A security bug that gave malicious hackers the ability to access the cameras of Macs, iPhones, and iPads has fetched a $75,000 bounty to the researcher who discovered it.
In posts published here and here, researcher Ryan Pickren said he discovered seven vulnerabilities in Safari and its Webkit browser engine that, when chained together, allowed malicious websites to turn on the cameras of Macs, iPhones, and iPads. Pickren privately reported the bugs, and Apple has since fixed the vulnerabilities and paid the researcher $75,000 as part of the company’s bug bounty program.
Apple tightly restricts the access that third-party apps get to device cameras. For Apple apps, the restrictions aren’t quite as stringent. Even then, Safari requires users to explicitly list the sites that are allowed camera access. And beyond that, cameras can only have access to those sites when they are delivered in a secure context, meaning when the browser has high confidence the page is being delivered through an HTTPS connection.
When Skype.com isn’t Skype.com
Pickren devised an exploit chain that bypassed these protections. By exploiting multiple vulnerabilities he discovered, the researcher was able to force Safari to treat his malicious proof-of-concept website as if it was Skype.com, which for demonstration purposes was included in the list of trusted sites. (Skype.com doesn’t actually support Safari, but Pickren’s exploit can spoof any site, including Zoom and Google Hangouts, that does.) The video below shows the result.
As is clear, visiting a site that exploited these bugs allowed it to masquerade as any other site. In the event Safari trusted the spoofed site to access the camera, the malicious site was able to immediately view whatever was in view of the targeted device. The video also makes clear that a video camera would appear in the address bar as soon as the access began. Additionally, Mac cameras would turn on a green light. While alert users would know their cameras had been activated, less experienced or vigilant users might not notice.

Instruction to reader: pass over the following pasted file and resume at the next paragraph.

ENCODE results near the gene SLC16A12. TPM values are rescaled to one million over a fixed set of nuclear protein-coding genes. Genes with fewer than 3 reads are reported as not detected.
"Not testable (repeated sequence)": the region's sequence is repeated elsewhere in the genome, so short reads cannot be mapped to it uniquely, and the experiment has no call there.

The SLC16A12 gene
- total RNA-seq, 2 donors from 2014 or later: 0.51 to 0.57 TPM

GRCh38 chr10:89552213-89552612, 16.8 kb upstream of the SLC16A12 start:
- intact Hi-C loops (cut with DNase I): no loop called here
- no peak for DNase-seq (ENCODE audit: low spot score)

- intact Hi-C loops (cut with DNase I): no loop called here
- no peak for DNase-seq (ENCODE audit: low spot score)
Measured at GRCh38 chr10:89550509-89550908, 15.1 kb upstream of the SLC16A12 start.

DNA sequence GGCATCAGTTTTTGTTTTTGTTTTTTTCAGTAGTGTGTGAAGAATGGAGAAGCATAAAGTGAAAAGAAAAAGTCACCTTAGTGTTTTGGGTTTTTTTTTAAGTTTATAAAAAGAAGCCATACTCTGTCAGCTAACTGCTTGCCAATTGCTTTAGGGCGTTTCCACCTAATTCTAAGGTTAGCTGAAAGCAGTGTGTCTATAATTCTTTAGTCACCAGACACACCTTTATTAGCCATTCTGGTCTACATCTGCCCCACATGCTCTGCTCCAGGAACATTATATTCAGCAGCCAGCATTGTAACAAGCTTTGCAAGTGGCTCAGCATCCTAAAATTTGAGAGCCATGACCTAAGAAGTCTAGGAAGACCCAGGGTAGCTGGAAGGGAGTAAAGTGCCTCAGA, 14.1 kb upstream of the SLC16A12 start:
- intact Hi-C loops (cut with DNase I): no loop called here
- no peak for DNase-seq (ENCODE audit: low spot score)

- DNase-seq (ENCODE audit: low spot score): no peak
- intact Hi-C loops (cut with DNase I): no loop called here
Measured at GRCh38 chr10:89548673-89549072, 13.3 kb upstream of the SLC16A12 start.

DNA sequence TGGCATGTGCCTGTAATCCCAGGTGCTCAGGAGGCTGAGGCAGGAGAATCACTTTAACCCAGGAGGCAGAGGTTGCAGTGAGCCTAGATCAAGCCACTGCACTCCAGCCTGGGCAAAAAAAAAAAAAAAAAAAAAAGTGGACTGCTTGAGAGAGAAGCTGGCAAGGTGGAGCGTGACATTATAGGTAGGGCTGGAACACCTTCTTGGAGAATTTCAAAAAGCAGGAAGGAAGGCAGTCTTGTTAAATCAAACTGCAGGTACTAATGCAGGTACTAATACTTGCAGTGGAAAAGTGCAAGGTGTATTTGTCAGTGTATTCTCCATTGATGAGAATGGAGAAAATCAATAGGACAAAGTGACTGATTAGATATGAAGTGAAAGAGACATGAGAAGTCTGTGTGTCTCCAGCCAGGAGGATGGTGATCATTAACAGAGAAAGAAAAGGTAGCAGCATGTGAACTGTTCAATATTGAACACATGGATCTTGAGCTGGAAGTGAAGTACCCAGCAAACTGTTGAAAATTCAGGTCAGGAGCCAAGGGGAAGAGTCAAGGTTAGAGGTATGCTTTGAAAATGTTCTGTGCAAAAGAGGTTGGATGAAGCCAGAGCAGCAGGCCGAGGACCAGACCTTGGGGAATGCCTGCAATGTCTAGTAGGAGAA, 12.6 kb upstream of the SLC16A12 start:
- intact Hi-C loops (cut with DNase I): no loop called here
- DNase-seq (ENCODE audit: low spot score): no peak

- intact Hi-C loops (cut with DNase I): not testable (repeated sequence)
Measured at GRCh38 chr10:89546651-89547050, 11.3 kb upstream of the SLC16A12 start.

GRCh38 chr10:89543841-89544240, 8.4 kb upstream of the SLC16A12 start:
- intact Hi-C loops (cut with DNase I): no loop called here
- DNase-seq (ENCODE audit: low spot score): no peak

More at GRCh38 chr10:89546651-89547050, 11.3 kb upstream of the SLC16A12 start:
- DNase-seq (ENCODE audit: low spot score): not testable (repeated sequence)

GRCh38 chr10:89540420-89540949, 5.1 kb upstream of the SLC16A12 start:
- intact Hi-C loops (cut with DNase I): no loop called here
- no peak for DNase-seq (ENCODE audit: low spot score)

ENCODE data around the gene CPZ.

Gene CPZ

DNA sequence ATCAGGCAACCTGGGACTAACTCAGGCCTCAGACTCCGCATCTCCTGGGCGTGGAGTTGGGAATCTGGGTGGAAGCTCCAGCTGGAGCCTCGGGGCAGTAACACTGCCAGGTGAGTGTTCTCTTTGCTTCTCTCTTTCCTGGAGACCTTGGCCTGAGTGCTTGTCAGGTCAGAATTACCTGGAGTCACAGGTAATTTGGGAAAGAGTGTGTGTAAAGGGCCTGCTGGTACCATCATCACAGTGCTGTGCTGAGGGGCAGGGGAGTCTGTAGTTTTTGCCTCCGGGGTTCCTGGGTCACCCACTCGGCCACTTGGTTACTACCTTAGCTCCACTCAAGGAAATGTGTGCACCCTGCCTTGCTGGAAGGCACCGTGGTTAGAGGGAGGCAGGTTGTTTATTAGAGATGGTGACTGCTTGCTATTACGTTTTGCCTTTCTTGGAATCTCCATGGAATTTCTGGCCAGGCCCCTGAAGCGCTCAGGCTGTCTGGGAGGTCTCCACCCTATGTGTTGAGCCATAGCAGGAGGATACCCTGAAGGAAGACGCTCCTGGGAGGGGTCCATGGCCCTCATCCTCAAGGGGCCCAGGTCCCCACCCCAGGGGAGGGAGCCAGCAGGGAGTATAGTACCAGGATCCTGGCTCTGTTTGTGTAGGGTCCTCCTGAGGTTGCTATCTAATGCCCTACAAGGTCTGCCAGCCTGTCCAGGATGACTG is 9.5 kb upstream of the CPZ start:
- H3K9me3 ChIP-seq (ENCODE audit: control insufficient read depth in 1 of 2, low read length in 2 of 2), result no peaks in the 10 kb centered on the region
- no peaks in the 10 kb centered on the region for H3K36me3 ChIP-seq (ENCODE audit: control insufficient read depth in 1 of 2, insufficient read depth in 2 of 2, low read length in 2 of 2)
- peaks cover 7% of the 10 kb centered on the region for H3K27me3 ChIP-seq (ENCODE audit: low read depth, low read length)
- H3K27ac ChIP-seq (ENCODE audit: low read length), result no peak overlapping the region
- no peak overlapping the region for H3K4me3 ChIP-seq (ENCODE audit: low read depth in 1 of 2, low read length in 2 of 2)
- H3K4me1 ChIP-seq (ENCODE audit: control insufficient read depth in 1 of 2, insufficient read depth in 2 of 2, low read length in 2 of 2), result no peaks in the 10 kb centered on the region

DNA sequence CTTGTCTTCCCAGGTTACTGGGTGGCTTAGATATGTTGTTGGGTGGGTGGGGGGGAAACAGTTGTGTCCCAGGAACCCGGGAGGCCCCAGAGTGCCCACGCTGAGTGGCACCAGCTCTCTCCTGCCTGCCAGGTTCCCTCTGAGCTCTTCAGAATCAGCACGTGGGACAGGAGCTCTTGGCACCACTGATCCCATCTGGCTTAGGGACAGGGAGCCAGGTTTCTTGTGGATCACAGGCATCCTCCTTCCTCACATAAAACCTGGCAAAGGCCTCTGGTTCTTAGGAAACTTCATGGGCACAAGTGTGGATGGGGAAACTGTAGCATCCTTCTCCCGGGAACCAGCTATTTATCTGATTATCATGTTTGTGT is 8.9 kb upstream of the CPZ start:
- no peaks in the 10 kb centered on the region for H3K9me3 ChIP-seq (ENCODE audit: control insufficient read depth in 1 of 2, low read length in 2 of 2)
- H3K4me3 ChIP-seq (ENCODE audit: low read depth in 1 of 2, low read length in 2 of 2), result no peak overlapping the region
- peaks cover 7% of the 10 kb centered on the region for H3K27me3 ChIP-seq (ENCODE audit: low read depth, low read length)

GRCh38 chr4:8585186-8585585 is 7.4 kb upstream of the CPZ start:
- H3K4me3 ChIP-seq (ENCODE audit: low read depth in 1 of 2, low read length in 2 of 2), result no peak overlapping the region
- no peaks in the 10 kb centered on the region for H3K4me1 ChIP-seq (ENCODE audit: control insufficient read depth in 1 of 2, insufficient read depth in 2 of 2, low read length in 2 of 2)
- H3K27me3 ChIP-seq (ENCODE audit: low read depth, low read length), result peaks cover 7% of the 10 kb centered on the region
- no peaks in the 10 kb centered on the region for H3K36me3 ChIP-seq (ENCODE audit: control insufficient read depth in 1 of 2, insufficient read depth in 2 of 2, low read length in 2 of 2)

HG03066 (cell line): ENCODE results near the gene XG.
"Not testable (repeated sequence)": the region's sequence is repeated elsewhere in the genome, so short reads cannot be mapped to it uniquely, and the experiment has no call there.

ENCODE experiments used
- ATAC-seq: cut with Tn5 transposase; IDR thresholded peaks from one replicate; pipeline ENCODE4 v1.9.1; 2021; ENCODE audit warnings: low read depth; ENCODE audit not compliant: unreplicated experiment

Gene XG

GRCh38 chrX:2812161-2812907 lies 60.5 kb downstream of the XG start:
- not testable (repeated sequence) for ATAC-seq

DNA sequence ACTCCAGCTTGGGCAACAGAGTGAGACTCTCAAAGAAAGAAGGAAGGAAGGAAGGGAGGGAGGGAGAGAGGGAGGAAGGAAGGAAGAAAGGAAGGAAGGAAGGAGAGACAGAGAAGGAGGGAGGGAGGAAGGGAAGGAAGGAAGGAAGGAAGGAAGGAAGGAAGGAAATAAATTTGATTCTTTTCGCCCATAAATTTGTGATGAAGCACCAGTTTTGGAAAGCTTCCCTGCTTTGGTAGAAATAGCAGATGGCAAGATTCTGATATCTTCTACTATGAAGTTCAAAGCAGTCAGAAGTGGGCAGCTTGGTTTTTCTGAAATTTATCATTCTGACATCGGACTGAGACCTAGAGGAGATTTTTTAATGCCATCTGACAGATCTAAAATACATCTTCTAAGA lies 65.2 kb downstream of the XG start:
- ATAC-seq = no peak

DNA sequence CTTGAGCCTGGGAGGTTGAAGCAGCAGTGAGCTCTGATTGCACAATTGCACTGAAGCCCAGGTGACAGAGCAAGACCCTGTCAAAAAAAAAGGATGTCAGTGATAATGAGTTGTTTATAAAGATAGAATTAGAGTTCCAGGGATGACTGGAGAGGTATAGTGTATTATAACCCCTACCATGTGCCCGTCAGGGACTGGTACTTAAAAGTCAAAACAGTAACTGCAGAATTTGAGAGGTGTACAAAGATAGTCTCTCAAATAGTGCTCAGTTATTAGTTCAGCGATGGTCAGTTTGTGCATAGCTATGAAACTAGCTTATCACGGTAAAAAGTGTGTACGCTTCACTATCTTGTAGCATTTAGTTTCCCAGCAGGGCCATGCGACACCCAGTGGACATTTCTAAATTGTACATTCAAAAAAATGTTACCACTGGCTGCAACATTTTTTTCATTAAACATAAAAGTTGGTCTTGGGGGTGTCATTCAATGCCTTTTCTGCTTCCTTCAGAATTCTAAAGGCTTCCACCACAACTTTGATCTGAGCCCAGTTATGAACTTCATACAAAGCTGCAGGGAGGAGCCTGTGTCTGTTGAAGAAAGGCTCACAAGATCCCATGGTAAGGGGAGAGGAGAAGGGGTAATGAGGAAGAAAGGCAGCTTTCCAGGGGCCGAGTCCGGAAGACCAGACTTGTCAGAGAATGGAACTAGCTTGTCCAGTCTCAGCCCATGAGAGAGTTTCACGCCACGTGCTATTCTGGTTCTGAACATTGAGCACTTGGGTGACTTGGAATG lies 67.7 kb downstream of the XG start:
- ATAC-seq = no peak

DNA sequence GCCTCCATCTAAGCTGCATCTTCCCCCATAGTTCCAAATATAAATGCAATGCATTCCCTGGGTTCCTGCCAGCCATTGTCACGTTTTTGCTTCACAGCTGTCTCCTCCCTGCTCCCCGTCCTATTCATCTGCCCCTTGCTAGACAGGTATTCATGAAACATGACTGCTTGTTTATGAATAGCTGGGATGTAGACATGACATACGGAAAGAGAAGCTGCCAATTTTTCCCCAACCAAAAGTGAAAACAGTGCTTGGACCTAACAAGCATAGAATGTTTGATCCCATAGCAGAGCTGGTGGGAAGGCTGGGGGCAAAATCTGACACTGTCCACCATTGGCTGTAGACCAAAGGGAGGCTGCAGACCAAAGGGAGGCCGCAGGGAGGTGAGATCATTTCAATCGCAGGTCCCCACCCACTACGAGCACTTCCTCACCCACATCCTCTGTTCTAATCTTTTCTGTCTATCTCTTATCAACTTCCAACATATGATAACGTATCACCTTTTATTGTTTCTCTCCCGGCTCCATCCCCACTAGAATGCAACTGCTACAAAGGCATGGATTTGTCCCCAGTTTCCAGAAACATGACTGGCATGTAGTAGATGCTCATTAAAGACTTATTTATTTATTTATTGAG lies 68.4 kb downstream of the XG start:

“Put simply—the bug tricked Apple into thinking a malicious website was actually a trusted one,” Pickren wrote. “It did this by exploiting a series of flaws in how Safari was parsing URIs, managing Web origins, and initializing secure contexts.”
The longer of Pickren’s two posts, located here, provides a deep dive into the technical details. In an email, Pickren summarized the exploit this way:
My malicious website used a “data URL” to generate a “blob URL” and then used the Location.replace() web API to navigate to it. This tricked Safari into accidentally giving me a malformed “origin” (CVE-2020-3864). With this malformed origin, I used the window.history API to change my URL to “blob://skype.com.” From there, I effectively nulled-out my origin to trick Safari into thinking I was in a “secure context” (CVE-2020-3865). Because Safari previously ignored the URL schemes when applying website permissions (CVE-2020-3852), I was able to leverage all of the permissions that the victim granted to the real skype.com.
While the attack chain exploited the vulnerabilities tracked as CVE-2020-3864, CVE-2020-3865, and CVE-2020-3852, Pickren discovered four other flaws that are indexed as CVE-2020-3885, CVE-2020-3887, CVE-2020-9784, & CVE-2020-9787. Apple fixed most of them in late January (see advisories here and here) and patched the remainder last month.